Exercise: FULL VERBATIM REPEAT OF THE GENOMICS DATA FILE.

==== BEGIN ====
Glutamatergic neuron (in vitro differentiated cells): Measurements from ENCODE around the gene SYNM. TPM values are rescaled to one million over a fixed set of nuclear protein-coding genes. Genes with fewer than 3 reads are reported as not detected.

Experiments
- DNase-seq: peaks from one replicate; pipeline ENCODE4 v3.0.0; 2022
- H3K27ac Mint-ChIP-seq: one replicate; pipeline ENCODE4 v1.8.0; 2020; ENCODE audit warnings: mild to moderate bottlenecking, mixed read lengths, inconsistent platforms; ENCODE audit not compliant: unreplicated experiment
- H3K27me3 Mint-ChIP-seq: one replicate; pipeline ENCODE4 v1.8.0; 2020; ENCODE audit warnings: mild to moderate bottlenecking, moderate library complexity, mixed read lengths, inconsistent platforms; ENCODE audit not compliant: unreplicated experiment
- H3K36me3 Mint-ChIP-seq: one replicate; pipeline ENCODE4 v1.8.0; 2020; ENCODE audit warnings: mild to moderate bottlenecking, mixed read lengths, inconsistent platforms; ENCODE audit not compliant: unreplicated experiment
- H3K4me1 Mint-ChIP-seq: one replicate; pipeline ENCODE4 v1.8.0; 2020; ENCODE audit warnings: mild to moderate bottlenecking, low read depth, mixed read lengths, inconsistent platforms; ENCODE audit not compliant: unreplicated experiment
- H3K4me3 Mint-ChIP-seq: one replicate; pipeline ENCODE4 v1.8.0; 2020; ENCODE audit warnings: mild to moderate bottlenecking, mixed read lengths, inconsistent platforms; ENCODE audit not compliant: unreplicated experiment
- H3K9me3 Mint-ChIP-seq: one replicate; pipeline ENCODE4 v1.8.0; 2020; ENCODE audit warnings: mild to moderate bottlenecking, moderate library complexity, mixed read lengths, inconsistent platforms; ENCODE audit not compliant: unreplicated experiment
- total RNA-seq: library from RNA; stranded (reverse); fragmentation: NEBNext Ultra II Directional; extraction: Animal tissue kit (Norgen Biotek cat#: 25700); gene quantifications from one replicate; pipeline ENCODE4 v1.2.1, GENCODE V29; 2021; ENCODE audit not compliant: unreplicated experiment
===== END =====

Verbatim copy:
Glutamatergic neuron (in vitro differentiated cells): Measurements from ENCODE around the gene SYNM. TPM values are rescaled to one million over a fixed set of nuclear protein-coding genes. Genes with fewer than 3 reads are reported as not detected.

Experiments
- DNase-seq: peaks from one replicate; pipeline ENCODE4 v3.0.0; 2022
- H3K27ac Mint-ChIP-seq: one replicate; pipeline ENCODE4 v1.8.0; 2020; ENCODE audit warnings: mild to moderate bottlenecking, mixed read lengths, inconsistent platforms; ENCODE audit not compliant: unreplicated experiment
- H3K27me3 Mint-ChIP-seq: one replicate; pipeline ENCODE4 v1.8.0; 2020; ENCODE audit warnings: mild to moderate bottlenecking, moderate library complexity, mixed read lengths, inconsistent platforms; ENCODE audit not compliant: unreplicated experiment
- H3K36me3 Mint-ChIP-seq: one replicate; pipeline ENCODE4 v1.8.0; 2020; ENCODE audit warnings: mild to moderate bottlenecking, mixed read lengths, inconsistent platforms; ENCODE audit not compliant: unreplicated experiment
- H3K4me1 Mint-ChIP-seq: one replicate; pipeline ENCODE4 v1.8.0; 2020; ENCODE audit warnings: mild to moderate bottlenecking, low read depth, mixed read lengths, inconsistent platforms; ENCODE audit not compliant: unreplicated experiment
- H3K4me3 Mint-ChIP-seq: one replicate; pipeline ENCODE4 v1.8.0; 2020; ENCODE audit warnings: mild to moderate bottlenecking, mixed read lengths, inconsistent platforms; ENCODE audit not compliant: unreplicated experiment
- H3K9me3 Mint-ChIP-seq: one replicate; pipeline ENCODE4 v1.8.0; 2020; ENCODE audit warnings: mild to moderate bottlenecking, moderate library complexity, mixed read lengths, inconsistent platforms; ENCODE audit not compliant: unreplicated experiment
- total RNA-seq: library from RNA; stranded (reverse); fragmentation: NEBNext Ultra II Directional; extraction: Animal tissue kit (Norgen Biotek cat#: 25700); gene quantifications from one replicate; pipeline ENCODE4 v1.2.1, GENCODE V29; 2021; ENCODE audit not compliant: unreplicated experiment